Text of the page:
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The service initially sorted your Facebook friends, but now its redundant with Smart Lists
There’s nothing quite as sobering as posting a drunk status update on Facebook only to realize a few minutes later that your mother can see it. And then you have to do damage control, which makes you wonder why you friended your mom on Facebook in the first place. Who does that? (Confession: I did that, and I regret it every time I take a fun trip to Vegas or New Orleans.)
Katango launched over the summer as a possible solution to that problem by automatically sorting your Facebook friends into groups without you needing to lift a finger. But now it looks like Katango might be taking those automatic grouping powers over to Google+, as the startup announced late Thursday that it’s been acquired by Google.
The terms of the deal weren’t disclosed.
This is an interesting one as Katango was essentially built for Facebook and was even funded by Facebook (somewhat indirectly) via sFund to the tune of $5 million, back when it was known as CafeBots. The startup launched in July as an algorithmic Facebook friend sorter—meaning it grouped your friends according to certain similarities, such as location, common organizations, similar friends, and so on.
So one group is your old high school crew, another group is your current bar-hopping brood, another group consists of your college buddies, and so on. The only hitch was that in order to post to specific Katango-sorted groups, you had to post via the Katango iPhone app—so you couldn’t just open the Facebook app and post there.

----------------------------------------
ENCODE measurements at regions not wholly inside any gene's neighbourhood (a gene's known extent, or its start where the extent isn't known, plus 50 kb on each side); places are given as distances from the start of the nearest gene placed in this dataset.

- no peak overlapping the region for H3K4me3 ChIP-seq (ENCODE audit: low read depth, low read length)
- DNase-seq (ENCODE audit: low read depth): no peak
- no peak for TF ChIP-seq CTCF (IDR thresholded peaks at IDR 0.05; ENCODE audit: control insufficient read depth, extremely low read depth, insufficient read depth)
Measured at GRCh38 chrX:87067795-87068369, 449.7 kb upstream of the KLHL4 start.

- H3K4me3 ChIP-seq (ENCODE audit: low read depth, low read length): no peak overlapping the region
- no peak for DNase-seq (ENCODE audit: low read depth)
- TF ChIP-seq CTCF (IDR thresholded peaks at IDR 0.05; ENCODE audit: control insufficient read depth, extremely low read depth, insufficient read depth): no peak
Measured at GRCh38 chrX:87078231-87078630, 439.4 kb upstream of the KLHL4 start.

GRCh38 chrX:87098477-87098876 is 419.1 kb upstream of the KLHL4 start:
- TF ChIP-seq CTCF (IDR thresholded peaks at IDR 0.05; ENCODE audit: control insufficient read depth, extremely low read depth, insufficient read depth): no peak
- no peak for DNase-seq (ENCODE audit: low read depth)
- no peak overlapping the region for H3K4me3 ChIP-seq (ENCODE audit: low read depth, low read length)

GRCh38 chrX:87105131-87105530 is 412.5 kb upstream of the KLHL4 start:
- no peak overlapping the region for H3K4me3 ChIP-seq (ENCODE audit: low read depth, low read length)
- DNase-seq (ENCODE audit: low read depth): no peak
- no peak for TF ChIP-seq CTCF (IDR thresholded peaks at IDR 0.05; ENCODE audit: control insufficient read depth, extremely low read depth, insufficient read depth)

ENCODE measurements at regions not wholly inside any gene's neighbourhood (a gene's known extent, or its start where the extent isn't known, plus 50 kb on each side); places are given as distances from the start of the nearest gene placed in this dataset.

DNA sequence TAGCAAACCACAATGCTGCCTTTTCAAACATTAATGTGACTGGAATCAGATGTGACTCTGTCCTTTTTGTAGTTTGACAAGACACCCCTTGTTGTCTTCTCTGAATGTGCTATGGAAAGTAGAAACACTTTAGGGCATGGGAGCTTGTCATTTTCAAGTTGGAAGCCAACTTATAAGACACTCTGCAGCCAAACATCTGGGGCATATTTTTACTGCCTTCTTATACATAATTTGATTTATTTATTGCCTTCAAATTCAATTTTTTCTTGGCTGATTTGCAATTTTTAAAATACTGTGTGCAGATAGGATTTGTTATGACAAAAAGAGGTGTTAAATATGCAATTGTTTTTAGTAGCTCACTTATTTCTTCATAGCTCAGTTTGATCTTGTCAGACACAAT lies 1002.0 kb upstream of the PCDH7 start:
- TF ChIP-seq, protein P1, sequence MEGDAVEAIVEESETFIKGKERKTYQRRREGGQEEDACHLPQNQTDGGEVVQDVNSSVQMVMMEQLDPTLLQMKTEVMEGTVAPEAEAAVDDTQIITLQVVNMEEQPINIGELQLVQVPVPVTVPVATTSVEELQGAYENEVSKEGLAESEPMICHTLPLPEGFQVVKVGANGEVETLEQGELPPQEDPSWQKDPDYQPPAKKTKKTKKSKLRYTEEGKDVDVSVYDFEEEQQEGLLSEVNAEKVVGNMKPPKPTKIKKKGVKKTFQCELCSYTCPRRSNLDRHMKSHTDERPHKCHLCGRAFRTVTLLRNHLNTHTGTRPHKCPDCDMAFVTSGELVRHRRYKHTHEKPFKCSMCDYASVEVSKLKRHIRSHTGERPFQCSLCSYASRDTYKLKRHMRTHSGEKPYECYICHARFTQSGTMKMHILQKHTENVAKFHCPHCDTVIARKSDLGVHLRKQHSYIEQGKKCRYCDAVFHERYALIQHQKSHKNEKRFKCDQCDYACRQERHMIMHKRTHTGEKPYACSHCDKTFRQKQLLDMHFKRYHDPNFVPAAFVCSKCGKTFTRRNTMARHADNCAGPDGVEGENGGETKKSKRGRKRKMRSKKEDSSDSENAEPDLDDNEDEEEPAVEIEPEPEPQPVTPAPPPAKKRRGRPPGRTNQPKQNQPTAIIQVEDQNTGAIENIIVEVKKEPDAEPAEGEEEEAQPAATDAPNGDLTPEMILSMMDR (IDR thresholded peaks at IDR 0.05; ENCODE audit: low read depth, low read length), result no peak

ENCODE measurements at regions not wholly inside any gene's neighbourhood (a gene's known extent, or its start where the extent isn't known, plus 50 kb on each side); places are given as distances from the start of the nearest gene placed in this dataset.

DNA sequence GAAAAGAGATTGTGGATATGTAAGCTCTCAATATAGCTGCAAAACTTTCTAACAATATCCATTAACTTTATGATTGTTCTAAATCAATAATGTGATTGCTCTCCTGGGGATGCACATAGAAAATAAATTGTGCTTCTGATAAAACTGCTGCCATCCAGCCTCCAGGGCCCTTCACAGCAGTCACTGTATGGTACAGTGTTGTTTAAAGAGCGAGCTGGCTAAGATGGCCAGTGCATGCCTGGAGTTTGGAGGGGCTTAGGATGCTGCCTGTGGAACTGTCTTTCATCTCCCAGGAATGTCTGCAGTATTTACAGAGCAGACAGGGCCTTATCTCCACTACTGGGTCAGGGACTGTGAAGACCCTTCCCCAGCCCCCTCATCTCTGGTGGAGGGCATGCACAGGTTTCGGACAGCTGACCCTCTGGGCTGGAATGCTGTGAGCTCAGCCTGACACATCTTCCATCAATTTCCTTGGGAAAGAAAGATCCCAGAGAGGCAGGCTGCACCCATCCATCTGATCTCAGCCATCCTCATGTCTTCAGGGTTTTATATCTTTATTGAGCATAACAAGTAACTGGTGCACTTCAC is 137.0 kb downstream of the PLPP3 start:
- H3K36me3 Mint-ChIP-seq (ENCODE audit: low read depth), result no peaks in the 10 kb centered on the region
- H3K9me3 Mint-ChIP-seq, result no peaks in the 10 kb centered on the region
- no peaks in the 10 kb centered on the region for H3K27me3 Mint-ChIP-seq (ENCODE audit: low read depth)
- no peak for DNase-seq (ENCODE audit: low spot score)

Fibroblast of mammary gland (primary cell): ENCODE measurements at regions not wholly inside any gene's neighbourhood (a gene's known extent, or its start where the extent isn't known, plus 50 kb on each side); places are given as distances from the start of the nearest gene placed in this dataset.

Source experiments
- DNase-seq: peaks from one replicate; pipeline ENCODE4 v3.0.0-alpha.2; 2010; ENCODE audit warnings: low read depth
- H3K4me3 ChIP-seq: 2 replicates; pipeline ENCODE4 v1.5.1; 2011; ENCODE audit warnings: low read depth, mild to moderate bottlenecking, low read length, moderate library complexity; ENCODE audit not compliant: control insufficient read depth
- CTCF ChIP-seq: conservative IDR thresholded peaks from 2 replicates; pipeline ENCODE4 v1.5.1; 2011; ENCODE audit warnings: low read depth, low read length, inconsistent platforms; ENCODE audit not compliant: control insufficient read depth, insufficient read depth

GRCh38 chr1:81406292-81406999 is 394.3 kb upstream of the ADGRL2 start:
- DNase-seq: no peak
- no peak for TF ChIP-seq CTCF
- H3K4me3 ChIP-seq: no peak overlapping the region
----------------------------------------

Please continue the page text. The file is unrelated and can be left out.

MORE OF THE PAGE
At the time of launch, Katango said it was planning to expand to other social networks, so it wasn’t entirely dependent on Facebook—but it was still pretty heavily intertwined. But it was rendered moot in September when Facebook announced that it was upgrading its Friends List feature to include Smart Lists, which automatically sorts your friends for you, with the added bonus of being able to customize those lists at your discretion.
The acquisition by Google seems to indicate that Katango’s technology will be put toward a similar endeavor on Google+, since who wants to sit around trying to cover their ass for every possible inappropriate post by making sure their friends are in the right groups?
“Google+ is seeing tremendous momentum, so it's a perfect time to join and make Circles smarter for millions of people,” the Katango team posted on its website.
What will Google+ do with Katango's algorithms? We'll find out soon.
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